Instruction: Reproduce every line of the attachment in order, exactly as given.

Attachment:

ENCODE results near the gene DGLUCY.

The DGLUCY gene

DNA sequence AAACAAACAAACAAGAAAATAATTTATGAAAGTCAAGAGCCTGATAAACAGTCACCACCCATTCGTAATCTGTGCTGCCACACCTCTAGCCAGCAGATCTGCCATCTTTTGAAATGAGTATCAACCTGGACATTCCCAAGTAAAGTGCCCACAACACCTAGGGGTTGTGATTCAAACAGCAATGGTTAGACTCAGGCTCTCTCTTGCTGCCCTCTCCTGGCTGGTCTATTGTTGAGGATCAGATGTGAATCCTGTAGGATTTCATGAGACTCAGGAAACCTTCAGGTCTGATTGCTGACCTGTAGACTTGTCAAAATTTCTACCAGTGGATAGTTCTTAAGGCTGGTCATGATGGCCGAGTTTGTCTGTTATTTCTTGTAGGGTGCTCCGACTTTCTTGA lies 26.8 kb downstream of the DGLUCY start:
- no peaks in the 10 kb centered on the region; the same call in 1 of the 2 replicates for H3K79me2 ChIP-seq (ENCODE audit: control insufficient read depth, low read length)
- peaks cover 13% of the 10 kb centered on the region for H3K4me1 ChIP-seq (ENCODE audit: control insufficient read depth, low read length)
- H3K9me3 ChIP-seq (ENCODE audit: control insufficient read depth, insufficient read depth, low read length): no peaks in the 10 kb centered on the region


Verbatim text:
ENCODE results near the gene DGLUCY.

The DGLUCY gene

DNA sequence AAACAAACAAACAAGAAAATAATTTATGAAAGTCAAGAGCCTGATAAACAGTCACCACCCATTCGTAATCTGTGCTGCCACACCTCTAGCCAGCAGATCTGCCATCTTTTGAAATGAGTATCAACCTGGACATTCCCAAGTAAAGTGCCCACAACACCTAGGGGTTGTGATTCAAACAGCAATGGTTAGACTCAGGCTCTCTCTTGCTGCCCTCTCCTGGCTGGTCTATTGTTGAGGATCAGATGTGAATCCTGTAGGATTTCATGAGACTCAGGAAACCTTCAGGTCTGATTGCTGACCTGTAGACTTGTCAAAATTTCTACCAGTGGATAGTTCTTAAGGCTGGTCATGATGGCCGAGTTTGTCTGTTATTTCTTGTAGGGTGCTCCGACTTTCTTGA lies 26.8 kb downstream of the DGLUCY start:
- no peaks in the 10 kb centered on the region; the same call in 1 of the 2 replicates for H3K79me2 ChIP-seq (ENCODE audit: control insufficient read depth, low read length)
- peaks cover 13% of the 10 kb centered on the region for H3K4me1 ChIP-seq (ENCODE audit: control insufficient read depth, low read length)
- H3K9me3 ChIP-seq (ENCODE audit: control insufficient read depth, insufficient read depth, low read length): no peaks in the 10 kb centered on the region